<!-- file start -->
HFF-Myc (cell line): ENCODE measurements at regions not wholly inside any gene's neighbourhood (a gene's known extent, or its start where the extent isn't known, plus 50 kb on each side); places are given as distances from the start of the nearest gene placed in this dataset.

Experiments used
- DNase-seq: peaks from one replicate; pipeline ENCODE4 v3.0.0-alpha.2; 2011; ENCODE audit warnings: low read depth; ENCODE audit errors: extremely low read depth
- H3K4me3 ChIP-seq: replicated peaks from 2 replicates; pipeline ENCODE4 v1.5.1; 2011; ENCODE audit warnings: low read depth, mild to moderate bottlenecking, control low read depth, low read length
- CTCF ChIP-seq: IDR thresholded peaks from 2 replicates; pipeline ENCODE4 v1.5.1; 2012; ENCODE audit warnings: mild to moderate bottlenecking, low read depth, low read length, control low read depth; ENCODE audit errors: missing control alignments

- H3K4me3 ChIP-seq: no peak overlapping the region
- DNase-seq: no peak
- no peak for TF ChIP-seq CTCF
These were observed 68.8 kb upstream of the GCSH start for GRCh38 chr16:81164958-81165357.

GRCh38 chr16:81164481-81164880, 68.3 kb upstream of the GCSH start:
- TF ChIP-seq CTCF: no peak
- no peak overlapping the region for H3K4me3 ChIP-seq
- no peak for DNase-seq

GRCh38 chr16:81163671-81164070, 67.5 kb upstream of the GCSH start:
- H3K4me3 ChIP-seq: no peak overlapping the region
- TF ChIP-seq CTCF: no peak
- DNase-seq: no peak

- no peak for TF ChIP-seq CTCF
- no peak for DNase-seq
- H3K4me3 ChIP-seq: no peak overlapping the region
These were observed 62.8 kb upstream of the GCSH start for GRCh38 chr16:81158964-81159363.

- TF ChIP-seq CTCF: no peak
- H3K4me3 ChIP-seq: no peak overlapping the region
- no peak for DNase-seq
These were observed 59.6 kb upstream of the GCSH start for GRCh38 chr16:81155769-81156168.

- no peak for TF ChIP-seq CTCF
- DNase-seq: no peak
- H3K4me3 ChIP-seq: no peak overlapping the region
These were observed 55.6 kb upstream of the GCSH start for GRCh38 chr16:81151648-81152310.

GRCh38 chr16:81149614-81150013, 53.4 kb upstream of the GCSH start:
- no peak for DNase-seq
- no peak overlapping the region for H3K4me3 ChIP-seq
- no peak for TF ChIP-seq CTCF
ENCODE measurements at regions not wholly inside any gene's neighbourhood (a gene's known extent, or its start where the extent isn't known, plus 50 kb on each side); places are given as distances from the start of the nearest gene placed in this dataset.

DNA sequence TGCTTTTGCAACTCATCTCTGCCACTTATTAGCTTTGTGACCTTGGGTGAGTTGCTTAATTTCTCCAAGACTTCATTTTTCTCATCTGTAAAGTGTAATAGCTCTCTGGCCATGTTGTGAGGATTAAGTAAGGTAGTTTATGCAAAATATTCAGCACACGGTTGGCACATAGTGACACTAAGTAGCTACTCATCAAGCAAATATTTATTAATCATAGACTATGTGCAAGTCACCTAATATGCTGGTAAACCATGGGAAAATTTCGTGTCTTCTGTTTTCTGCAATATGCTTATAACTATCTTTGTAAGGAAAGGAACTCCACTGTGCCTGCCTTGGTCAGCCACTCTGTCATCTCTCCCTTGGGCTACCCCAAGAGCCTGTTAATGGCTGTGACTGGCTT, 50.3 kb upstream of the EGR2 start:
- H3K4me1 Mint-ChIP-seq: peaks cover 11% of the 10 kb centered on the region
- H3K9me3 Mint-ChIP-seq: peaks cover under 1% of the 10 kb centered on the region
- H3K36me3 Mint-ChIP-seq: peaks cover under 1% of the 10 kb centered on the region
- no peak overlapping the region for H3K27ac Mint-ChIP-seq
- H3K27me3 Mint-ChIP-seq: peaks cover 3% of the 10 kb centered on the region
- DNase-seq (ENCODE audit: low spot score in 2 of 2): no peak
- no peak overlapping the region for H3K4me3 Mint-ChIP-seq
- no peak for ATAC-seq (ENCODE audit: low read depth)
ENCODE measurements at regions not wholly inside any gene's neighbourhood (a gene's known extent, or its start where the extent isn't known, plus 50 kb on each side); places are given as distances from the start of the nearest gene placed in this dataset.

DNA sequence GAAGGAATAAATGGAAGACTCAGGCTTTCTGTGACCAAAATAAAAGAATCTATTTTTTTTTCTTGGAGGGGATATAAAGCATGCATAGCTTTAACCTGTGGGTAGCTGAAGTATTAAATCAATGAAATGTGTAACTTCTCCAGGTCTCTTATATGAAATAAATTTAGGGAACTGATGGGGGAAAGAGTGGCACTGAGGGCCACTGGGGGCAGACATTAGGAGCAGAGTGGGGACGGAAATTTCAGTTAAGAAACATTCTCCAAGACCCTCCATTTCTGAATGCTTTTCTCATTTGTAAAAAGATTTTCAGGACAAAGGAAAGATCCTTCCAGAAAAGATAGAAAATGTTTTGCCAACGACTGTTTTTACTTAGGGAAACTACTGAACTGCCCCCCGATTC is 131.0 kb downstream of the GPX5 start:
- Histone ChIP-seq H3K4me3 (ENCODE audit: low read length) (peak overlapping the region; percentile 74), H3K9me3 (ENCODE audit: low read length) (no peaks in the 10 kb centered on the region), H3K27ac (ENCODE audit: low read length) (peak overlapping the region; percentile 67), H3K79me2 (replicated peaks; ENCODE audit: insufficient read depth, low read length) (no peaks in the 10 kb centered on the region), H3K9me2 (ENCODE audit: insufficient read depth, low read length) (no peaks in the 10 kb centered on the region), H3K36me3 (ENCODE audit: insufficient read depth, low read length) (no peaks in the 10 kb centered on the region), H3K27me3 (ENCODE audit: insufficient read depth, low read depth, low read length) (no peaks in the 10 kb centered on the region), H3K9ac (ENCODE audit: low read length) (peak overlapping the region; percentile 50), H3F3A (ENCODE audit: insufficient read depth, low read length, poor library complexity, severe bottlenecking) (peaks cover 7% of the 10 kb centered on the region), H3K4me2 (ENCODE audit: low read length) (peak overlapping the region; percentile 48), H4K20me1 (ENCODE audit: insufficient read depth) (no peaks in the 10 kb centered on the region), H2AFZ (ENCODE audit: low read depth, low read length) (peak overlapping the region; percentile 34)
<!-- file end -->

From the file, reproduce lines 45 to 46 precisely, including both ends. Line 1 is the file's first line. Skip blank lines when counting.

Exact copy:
DNA sequence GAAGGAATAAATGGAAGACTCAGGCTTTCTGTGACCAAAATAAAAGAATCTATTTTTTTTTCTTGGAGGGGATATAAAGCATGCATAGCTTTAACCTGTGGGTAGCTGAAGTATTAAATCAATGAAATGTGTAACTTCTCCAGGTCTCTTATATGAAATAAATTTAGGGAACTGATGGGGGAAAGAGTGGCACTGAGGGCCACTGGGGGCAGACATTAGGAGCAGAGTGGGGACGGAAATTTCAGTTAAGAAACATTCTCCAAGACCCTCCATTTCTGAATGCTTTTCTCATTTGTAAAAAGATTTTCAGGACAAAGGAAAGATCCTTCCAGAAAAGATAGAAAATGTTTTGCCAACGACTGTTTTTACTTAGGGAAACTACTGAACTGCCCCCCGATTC is 131.0 kb downstream of the GPX5 start:
- Histone ChIP-seq H3K4me3 (ENCODE audit: low read length) (peak overlapping the region; percentile 74), H3K9me3 (ENCODE audit: low read length) (no peaks in the 10 kb centered on the region), H3K27ac (ENCODE audit: low read length) (peak overlapping the region; percentile 67), H3K79me2 (replicated peaks; ENCODE audit: insufficient read depth, low read length) (no peaks in the 10 kb centered on the region), H3K9me2 (ENCODE audit: insufficient read depth, low read length) (no peaks in the 10 kb centered on the region), H3K36me3 (ENCODE audit: insufficient read depth, low read length) (no peaks in the 10 kb centered on the region), H3K27me3 (ENCODE audit: insufficient read depth, low read depth, low read length) (no peaks in the 10 kb centered on the region), H3K9ac (ENCODE audit: low read length) (peak overlapping the region; percentile 50), H3F3A (ENCODE audit: insufficient read depth, low read length, poor library complexity, severe bottlenecking) (peaks cover 7% of the 10 kb centered on the region), H3K4me2 (ENCODE audit: low read length) (peak overlapping the region; percentile 48), H4K20me1 (ENCODE audit: insufficient read depth) (no peaks in the 10 kb centered on the region), H2AFZ (ENCODE audit: low read depth, low read length) (peak overlapping the region; percentile 34)